As a parent who has logged more than my share of frustrating hours with the 'I Spy' series of books my kids love, I've learned that it doesn't matter how hard you look for something, if you're not looking in the right place you're not going to find it.
That's the take-home message from two recent papers by geneticist Michael Snyder, PhD. Snyder, who chairs Stanford's genetics department, and his colleagues showed that most human variation arises from differences in the DNA sequences that surround genes, rather than in the genes themselves. Small changes in the DNA sequence or structure of these regions affects how proteins called transcription factors bind and control the expression of downstream genes, says Snyder. These interactions ultimately play a larger role in individual variation (think appearance, predisposition to certain diseases, etc) than do the coding portions of our genome:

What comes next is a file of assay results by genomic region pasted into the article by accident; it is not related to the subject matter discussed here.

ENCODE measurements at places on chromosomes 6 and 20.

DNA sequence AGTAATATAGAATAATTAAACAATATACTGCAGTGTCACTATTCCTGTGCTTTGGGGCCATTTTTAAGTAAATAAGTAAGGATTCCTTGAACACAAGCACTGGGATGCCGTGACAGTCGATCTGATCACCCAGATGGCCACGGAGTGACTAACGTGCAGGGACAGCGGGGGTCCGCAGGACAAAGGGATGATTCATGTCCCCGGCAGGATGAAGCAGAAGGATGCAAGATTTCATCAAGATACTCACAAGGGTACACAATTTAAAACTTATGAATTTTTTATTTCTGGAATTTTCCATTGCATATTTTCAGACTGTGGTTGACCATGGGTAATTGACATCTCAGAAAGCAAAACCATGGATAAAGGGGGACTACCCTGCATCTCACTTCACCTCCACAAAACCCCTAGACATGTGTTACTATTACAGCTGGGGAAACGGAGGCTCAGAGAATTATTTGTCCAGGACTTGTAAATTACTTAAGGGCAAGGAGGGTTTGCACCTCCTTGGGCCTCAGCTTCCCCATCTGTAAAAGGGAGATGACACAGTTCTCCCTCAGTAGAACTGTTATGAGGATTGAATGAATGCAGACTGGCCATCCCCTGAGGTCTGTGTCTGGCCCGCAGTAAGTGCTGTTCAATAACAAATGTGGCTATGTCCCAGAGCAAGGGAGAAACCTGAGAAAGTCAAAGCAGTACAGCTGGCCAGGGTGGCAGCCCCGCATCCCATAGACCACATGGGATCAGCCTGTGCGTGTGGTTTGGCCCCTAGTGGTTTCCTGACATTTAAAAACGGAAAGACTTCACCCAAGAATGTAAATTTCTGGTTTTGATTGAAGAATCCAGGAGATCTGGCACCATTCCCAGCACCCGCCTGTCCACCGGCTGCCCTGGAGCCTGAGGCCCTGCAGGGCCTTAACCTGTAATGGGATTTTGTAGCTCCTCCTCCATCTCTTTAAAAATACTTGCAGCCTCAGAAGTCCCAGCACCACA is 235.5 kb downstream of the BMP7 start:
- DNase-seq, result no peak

We are rapidly entering a time when nearly anyone can have his or her genome sequenced. However, the bulk of the differences among individuals are not found in the genes themselves, but in regions we know relatively little about. Now we see that these differences profoundly impact protein binding and gene expression.
Therefore, researchers who focus exclusively on genes to explain why individual humans differ are likely missing the boat (or, in my own little circle of I Spy hell, that dumb anchor on the island with the lighthouse and the treasure map). The papers, in Science Express and Nature describe how the researchers used humans, a chimpanzee and yeast to draw their conclusions.